Still they come.   In these giant gray metal bananas that hover over the ground.   Twelve of them show up scattered all over the Earth.  The US's invasion happens in Montana, which means that these aliens probably didn't listen to their travel agents.   I mean, if you want to visit Earth, wouldn't you want an ocean view?  

As they hover and make incomprehensible noises, Amy Adams as a college professor of linguistics is engaged by the government to make sense of it all.   She ends up regularly meeting with two giant alien hands they call Abbott and Costello.   She tries to make sense of the symbols these hands make with these squid-like ink emissions.

And, er, that's the movie, folks.

Of course, the notion is that they have come to attack, but, in reality, they are so tame that they seemingly have come to Earth to apply for library cards. The mystery of what they are saying and writing dovetails with Adams' back story being a parent whose young daughter has succumbed to cancer.   You keep seeing these images so you know they will tie in.   When they show you how, you basically chew on your Red Vine and say "Oh, okay."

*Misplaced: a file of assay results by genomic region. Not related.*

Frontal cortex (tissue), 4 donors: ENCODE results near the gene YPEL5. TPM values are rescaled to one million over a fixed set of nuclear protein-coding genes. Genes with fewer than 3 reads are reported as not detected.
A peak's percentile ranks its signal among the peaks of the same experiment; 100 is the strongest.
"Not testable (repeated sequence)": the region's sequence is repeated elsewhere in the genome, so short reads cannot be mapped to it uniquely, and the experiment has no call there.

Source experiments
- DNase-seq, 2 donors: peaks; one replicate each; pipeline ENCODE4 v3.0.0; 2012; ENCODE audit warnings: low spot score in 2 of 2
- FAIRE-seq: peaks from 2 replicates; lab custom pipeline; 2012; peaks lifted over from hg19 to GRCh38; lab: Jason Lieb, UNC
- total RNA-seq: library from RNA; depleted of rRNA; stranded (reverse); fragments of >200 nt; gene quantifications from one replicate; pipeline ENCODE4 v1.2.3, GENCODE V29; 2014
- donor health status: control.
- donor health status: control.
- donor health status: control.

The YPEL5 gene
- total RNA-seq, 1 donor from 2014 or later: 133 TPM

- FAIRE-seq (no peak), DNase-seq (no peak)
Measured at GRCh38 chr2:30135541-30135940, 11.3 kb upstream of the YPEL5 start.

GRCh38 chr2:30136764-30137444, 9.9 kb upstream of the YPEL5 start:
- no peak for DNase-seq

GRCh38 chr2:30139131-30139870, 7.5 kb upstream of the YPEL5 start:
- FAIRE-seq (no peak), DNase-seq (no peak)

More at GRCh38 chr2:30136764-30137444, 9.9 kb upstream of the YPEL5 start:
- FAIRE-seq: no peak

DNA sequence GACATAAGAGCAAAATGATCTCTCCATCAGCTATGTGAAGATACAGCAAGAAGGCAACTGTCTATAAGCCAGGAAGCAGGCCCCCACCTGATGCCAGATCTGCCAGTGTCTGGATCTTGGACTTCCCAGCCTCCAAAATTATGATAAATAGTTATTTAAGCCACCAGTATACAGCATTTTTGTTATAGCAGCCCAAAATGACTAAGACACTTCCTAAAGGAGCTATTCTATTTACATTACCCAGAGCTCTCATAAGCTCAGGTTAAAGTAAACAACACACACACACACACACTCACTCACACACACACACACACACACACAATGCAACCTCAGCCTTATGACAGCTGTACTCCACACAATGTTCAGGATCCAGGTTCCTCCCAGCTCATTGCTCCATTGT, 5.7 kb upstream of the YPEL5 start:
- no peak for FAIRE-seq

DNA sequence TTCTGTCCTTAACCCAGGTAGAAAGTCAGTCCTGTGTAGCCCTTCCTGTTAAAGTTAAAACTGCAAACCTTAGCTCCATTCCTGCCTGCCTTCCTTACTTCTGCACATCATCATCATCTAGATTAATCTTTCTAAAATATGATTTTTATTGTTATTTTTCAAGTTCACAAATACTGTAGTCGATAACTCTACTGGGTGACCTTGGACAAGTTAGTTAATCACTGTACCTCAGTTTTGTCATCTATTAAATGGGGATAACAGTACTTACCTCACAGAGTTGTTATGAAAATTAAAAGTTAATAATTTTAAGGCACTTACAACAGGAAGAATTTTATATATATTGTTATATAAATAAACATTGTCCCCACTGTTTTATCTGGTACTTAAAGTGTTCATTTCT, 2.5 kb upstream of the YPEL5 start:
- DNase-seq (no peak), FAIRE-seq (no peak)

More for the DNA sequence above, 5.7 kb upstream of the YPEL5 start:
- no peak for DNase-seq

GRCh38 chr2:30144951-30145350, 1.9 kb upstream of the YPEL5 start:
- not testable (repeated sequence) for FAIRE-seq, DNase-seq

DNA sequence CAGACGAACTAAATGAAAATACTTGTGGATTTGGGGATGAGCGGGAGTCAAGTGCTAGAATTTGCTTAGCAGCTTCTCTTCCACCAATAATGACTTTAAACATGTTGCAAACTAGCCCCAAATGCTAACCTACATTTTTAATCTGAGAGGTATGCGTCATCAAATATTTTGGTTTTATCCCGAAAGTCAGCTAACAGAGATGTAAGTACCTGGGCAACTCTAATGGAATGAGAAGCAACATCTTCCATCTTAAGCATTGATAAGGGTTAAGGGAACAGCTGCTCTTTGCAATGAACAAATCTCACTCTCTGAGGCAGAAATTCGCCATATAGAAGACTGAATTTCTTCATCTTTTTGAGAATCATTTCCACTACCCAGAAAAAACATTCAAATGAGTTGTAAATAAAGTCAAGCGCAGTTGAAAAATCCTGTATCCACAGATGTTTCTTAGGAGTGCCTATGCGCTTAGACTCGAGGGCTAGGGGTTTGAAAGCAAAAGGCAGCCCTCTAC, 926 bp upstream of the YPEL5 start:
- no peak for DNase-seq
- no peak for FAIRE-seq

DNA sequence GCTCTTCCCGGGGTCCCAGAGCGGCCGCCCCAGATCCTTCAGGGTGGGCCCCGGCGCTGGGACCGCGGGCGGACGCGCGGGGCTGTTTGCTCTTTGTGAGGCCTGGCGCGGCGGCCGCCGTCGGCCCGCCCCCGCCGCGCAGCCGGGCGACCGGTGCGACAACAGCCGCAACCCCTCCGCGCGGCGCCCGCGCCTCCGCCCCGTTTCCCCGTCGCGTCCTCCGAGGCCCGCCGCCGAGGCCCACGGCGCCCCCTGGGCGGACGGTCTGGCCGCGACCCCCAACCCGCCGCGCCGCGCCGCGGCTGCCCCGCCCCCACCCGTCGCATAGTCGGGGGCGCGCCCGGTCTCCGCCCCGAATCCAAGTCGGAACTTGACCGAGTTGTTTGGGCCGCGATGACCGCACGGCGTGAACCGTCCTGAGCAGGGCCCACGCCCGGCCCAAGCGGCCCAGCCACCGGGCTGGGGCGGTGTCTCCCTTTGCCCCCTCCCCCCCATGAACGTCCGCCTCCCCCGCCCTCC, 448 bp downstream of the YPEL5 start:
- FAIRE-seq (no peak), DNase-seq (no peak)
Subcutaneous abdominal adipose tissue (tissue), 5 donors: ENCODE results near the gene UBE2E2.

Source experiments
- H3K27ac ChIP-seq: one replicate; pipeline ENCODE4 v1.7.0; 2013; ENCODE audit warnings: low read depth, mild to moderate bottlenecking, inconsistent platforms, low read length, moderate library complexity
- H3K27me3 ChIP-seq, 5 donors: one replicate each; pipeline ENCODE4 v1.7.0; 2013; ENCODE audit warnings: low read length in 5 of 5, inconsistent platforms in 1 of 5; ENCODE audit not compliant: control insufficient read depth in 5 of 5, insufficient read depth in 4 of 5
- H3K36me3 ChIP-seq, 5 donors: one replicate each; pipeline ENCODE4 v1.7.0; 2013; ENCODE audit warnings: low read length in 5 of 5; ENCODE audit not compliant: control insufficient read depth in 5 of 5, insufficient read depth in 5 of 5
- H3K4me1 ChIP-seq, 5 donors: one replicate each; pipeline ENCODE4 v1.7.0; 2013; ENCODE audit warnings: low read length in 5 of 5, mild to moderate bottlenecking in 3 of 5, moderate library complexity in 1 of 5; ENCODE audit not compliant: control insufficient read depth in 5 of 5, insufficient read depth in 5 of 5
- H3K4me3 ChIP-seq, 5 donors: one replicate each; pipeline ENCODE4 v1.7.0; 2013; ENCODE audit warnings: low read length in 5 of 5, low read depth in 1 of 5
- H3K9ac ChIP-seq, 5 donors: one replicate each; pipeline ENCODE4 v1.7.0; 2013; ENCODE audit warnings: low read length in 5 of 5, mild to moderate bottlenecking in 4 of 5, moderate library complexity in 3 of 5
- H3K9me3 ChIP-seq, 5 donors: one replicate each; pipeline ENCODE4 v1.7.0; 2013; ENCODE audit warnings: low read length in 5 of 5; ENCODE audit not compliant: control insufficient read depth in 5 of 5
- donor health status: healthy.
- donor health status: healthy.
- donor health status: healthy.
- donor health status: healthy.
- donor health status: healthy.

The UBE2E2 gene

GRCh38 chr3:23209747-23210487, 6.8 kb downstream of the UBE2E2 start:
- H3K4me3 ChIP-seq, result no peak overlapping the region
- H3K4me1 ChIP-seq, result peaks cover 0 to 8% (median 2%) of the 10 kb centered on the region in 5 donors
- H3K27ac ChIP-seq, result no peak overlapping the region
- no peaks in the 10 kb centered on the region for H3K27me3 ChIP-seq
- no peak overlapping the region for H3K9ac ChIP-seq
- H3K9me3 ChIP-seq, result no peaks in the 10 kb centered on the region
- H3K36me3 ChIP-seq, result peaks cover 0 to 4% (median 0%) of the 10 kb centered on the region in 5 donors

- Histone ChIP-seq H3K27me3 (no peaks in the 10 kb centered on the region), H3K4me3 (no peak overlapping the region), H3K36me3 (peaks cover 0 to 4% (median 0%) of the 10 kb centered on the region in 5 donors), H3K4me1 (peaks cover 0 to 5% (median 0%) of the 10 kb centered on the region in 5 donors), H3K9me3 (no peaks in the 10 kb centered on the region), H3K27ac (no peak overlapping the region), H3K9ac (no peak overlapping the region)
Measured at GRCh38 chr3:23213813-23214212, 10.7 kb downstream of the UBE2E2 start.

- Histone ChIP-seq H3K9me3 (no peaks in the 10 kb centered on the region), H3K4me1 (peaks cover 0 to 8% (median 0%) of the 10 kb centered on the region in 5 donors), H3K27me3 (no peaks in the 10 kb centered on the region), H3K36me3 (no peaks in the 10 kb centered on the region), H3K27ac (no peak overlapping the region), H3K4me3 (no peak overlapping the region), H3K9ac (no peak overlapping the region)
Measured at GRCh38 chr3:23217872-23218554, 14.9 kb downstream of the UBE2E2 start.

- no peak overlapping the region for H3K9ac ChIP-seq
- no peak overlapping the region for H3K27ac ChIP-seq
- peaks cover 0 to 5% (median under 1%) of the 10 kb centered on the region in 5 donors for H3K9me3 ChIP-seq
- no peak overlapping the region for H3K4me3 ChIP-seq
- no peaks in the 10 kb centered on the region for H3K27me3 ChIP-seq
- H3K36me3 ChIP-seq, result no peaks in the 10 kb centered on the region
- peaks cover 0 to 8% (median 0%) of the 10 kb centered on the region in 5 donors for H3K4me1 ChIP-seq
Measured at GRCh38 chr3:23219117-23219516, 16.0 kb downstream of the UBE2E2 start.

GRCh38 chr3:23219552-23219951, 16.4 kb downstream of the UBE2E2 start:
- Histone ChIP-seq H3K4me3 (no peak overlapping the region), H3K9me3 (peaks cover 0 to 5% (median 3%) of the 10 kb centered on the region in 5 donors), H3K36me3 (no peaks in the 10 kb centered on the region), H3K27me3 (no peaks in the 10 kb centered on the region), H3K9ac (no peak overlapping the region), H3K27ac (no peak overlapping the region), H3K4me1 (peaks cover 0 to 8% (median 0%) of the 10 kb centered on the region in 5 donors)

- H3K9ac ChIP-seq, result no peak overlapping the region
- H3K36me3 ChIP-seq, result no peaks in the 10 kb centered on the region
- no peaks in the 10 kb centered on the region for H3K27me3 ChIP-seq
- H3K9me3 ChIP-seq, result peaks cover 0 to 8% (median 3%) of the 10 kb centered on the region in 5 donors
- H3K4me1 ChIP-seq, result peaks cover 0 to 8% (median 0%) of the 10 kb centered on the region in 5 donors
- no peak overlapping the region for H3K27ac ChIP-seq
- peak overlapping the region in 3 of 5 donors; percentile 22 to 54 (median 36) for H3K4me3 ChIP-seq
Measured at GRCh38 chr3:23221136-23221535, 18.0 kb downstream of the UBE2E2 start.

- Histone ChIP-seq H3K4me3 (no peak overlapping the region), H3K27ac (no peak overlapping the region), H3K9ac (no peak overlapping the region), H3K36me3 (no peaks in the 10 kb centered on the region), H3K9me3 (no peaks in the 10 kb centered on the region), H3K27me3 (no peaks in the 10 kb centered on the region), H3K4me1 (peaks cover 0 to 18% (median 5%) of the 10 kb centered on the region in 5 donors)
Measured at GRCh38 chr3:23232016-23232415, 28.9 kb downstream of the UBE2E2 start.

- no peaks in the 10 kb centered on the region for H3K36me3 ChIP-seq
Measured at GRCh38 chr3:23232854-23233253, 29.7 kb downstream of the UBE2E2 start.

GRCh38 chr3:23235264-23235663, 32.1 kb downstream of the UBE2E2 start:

Cue the closing credits.

Don't get me wrong.   "Arrival" is well-acted, especially by Adams.   Although a bit on the dreary side, the images are impressive.  And the film does hold your interest.  But, when it finally happens, you utter one more time.  

"Oh, okay."

LEN'S RATING:   Two-and-a-half stars.

Dinner last night:  Pork chop on a bed of sauteed spinach, mushrooms, and garlic.